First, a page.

Well-established agricultural keyline design
Keylines are shallow grooves placed into the soil with an agricultural keyline plow. They can be done on contour or at a very slight grade and serve to slow or halt runoff of water and topsoil while promoting infiltration and absorption. In the designed landscape, these can be applied in open spaces and for erosion prevention.
Parking areas can be redesigned to allow more dynamic use of the space. From nearly every point in an urban center, you can often see a parking lot or garage. These spaces are designed for a single purpose – to store our vehicles while we navigate the city otherwise. Conventionally designed parking lots currently yield 100% runoff to the existing stormwater system: gas, oil, salt, cigarette butts, and all. Whenever a space serves one single function, there is an opportunity. Here are some of those opportunities with parking lots.
Porous surfaces can be used in place of non-porous surfaces to allow increased absorption for reduced runoff on surface-level lots. These lots can be designed with porous surface materials that are recently becoming available to allow water to filter through the surface instead of into a drain.
Vegetated sections can be designed into lots that capture drainage to utilize and allow infiltration into the soil. These can be constructed on contour or in a depression to capture as much water as possible.
Parking garage redesign can reduce runoff from the building, utilizing some of the previously mentioned strategies. The first approach is the addition of a green roof to the top of the building, creating an attractive space that can become an attraction in itself and allowing for partial or complete absorption of precipitation. A second approach could be the construction of runoff areas outside of the building that capture and retain runoff. These could take the form of planted boxes that capture and utilize the runoff and provide design aesthetic to the building, with any excess runoff dripping down to the planted box at the next level. There are many other possibilities to reduce or better utilize the runoff from parking areas.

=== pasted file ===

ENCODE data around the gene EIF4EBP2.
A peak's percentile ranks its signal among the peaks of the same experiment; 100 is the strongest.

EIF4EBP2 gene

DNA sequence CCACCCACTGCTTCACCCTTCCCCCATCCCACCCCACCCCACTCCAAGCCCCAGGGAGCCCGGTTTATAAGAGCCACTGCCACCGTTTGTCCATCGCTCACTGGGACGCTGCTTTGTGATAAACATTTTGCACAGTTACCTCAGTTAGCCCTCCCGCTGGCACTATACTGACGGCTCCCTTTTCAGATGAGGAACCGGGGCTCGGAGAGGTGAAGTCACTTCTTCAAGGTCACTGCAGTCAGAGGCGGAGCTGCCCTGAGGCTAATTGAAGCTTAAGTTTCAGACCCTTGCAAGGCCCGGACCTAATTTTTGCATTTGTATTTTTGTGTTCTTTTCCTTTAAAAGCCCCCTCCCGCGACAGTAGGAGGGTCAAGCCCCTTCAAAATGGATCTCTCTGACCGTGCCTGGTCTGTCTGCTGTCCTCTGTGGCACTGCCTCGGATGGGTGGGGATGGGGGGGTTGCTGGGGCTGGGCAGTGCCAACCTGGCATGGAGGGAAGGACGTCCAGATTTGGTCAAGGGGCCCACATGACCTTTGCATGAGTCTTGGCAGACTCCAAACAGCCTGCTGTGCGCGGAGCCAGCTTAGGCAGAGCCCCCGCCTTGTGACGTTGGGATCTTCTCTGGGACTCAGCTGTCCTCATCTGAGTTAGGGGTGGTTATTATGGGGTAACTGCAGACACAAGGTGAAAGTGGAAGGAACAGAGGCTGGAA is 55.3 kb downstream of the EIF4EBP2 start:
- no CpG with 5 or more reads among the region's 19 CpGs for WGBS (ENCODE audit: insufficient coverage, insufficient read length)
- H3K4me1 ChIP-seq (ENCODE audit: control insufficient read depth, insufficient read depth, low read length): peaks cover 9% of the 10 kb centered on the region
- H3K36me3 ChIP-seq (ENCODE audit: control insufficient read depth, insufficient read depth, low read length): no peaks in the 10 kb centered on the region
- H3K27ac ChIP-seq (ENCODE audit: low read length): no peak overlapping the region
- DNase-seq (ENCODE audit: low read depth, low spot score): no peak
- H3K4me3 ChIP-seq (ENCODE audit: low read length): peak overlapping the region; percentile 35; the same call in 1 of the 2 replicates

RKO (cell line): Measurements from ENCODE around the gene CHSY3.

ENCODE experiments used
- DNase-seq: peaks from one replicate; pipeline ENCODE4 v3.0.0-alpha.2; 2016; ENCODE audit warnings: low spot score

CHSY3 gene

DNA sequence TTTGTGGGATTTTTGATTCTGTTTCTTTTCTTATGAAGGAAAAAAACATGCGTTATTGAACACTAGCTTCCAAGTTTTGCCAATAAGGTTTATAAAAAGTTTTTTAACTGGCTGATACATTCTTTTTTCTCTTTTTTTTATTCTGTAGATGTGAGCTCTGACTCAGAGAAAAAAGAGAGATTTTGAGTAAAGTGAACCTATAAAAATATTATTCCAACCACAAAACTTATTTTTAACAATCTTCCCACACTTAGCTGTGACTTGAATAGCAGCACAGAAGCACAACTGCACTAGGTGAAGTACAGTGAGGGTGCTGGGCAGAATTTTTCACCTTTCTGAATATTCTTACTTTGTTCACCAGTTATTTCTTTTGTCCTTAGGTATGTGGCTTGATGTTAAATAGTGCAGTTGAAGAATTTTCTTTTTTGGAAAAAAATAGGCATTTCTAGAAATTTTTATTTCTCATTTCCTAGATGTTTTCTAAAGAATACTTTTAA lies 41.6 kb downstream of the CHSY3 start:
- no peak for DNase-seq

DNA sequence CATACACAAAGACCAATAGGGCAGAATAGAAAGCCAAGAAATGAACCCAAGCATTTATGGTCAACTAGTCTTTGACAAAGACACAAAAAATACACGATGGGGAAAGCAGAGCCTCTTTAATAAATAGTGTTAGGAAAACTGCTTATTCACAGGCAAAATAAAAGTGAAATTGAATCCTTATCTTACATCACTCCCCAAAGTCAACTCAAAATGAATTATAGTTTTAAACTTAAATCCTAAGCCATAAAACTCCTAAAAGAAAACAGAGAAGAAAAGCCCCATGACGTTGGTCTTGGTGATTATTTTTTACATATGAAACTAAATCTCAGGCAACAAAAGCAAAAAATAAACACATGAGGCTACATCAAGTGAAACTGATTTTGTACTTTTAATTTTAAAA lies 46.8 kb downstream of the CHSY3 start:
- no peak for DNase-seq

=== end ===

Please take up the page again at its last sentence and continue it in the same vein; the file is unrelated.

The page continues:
There are many other ways that water can be utilized as the precious resource it is, especially in urban areas. All we need is a little creativity and understanding to revolutionize the way we view and utilize water in the city.
On the small scale these strategies will help to reduce erosion and reduce maintenance of the existing landscape by providing a resilient form of irrigation. On a large scale these strategies will enhance the health and vitality of the urban core while lessening the impact of combined sewer overflow and flooding events in waterways. Picture the enhanced greenspaces that are assisted through appropriate stormwater techniques as a giant lung that filters the dense urban air for a healthier city.
Oh, and thanks for having a glass of water with me – so refreshing. It’s as if it were life-giving!
Be sure to stay tuned for part three of this four-part series: Strategies for Suburban Stormwater Mitigation!
Ready to take action? Have other ideas? Leave a comment below and share with everyone!
“We need nature as much in the city as in the countryside.
In order to endure we must maintain the bounty of that great cornucopia which is our inheritance. It is clear that we must look deep to the values which we hold. These must be transformed if we are to reap the bounty and create that fine visage for the home of the brave and the land of the free. We need, not only a better view of man and nature, but a working method by which the least of us can ensure that the product of his works is not more despoliation.”
-Ian McHarg, Design with Nature
The US EPA has some great resources on understanding runoff and associated risks, along with some practices to implement as solutions.
Urban Nonpoint Source Pollution – a factsheet outlining how urban pollutants and impervious surfaces affect water systems.
Managing Urban Runoff – a list of resources to design more responsible urban runoff systems.
Green Infrastructure – an exhaustive resource of tools, training, literature, and case studies on ‘green’ design. Essentially, a bunch of different strategies to help mitigate runoff issues and other issues in urban design. Definitely worth at least a glance.
Low Impact Development (LID) – another resource outlining strategies to provide more responsible design in urban areas.
Image Credits: Flickr Nicole Yeary, Noelle Murata, Wayan Vota, eutrophication hypoxia, diane cordell, kcxd, Sheri Miklaski, Rory Hyde, edibleoffice, Milkwood.net, Khanh Hmoong, Milkwood.net